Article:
How Sequestration Could Impact Marple Newtown Schools
School districts across Pennsylvania, including Marple Newtown, await state aid figures this week with uncertainty.
NEWTOWN SQUARE–The White House released on Sunday night data of what the budget cuts to funding will mean for each state, including school districts across the nation. In the Marple Newtown School District, Superintendent Merle Horowitz says it means losing critical dollars for Title I programs.
Unless Congress acts by March 1st, a sequence of automatic cuts—called the sequester—will take effect that will threaten federal funding to many public schools. Nearly $3 billion in cuts to education is expected in the sequestration.
Horowitz shared her preliminary thoughts on the impacts to the district, should Congress pass it.
"If that is the case, it would reduce our Title 1 allocation, which impacts reading intervention for elementary youngsters," responded Horowitz in an email.
In addition, Horowitz said if federal dollars for students with disabilities are also cut, which has been noted in the sequestration, "it would reduce our supplemental supports for special needs students."
Pennsylvania will lose approximately $26.4 million in funding for primary and secondary education, putting around 360 teacher and aide jobs at risk, according to figures released by the White House. In addition, about 29,000 fewer students would be served and approximately 90 fewer schools would receive funding.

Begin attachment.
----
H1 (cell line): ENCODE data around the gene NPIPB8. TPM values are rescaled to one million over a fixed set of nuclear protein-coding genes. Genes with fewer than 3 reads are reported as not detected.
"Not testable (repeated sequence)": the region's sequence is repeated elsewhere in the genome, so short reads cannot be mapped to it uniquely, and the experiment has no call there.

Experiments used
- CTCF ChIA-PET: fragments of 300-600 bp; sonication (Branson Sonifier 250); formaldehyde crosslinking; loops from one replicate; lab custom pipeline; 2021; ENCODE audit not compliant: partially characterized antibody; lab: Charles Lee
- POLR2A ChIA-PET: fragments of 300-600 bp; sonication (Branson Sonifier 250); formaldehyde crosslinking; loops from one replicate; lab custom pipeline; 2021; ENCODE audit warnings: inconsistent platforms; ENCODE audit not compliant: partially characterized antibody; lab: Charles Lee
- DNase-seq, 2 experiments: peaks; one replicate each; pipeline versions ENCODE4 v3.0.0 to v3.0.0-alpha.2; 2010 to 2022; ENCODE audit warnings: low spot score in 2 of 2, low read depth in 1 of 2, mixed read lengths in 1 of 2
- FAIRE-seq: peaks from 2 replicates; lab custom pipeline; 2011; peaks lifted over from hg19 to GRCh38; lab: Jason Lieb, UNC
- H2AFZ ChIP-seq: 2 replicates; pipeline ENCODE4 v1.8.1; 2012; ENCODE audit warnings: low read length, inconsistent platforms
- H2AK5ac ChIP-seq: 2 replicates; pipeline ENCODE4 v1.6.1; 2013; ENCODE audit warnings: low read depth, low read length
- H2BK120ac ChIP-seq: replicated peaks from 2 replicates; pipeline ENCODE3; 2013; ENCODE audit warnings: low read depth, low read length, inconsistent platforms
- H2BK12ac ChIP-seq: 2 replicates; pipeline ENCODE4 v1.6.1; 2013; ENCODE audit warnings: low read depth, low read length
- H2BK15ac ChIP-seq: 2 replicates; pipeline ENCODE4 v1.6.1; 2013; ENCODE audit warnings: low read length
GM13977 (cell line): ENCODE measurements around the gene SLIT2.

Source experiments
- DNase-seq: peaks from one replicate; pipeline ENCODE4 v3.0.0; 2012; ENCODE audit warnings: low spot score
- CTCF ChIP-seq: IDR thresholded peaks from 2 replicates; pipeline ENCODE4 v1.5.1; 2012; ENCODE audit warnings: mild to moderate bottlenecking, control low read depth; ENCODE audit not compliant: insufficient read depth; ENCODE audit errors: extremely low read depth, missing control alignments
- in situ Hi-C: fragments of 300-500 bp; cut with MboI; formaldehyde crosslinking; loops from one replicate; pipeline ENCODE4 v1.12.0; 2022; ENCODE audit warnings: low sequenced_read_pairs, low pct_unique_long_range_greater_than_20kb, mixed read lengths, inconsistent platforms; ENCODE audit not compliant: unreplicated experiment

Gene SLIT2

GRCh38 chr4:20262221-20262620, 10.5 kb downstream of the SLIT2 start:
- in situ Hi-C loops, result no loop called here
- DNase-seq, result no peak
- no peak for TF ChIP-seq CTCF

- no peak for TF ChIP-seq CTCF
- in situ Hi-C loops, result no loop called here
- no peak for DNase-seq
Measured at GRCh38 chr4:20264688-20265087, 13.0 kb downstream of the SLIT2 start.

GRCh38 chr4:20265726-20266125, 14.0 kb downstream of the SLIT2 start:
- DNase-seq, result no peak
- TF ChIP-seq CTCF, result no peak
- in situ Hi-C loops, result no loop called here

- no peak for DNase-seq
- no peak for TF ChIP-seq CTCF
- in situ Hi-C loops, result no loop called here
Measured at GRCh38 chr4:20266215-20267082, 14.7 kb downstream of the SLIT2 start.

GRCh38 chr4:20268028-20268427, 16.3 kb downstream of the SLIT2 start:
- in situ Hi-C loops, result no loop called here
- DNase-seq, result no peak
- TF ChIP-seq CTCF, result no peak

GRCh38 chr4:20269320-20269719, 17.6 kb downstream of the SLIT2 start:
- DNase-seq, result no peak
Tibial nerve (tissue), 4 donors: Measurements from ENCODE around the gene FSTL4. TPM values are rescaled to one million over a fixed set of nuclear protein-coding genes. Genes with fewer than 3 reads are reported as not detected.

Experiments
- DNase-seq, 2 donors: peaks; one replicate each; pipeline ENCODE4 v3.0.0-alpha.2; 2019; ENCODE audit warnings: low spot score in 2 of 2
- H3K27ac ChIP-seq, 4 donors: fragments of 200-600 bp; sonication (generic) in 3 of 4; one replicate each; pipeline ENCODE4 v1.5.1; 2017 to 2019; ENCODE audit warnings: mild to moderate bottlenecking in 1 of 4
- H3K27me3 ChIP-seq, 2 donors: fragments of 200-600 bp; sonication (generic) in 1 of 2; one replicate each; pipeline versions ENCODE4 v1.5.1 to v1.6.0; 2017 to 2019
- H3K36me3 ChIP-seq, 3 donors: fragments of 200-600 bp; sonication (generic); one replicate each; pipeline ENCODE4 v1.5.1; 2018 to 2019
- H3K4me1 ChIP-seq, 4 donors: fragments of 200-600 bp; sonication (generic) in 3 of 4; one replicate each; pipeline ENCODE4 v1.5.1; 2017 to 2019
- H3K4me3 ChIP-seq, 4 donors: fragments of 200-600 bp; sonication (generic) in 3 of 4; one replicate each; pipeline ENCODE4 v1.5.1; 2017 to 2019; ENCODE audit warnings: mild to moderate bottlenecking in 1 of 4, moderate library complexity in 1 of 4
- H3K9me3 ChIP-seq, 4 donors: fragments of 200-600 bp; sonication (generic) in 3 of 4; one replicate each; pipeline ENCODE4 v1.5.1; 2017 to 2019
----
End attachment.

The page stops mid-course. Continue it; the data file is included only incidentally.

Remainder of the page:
In regards to educating children with disabilities, Pennsylvania will lose approximately $21.4 million in funds for about 260 teachers, aides, and staff who help children with disabilities, according to the White House.
According to the National Education Association, the state will see $21,808 funding cuts in special education grants, which affects 13,410 students and a potential 241 job losses.
In the 2013-14 preliminary budget, Marple Newtown School District had anticipated $545,000 in state funding for assistance in education for children with disabilities.
Without action from Congress, the sequester would go into effect automatically on March 1, reducing spending by the state in a number of other areas, including education, the environment, health, military and law enforcement, the White House said.
Although the the deficit has already been reduced by $2.5 trillion, the Obama Administration plans to reduce the deficit by $4 trillion in total. President Barack Obama's plan asks for increased tax revenues to offset some of the trillion-dollar cuts. For details on the President’s plan, click here.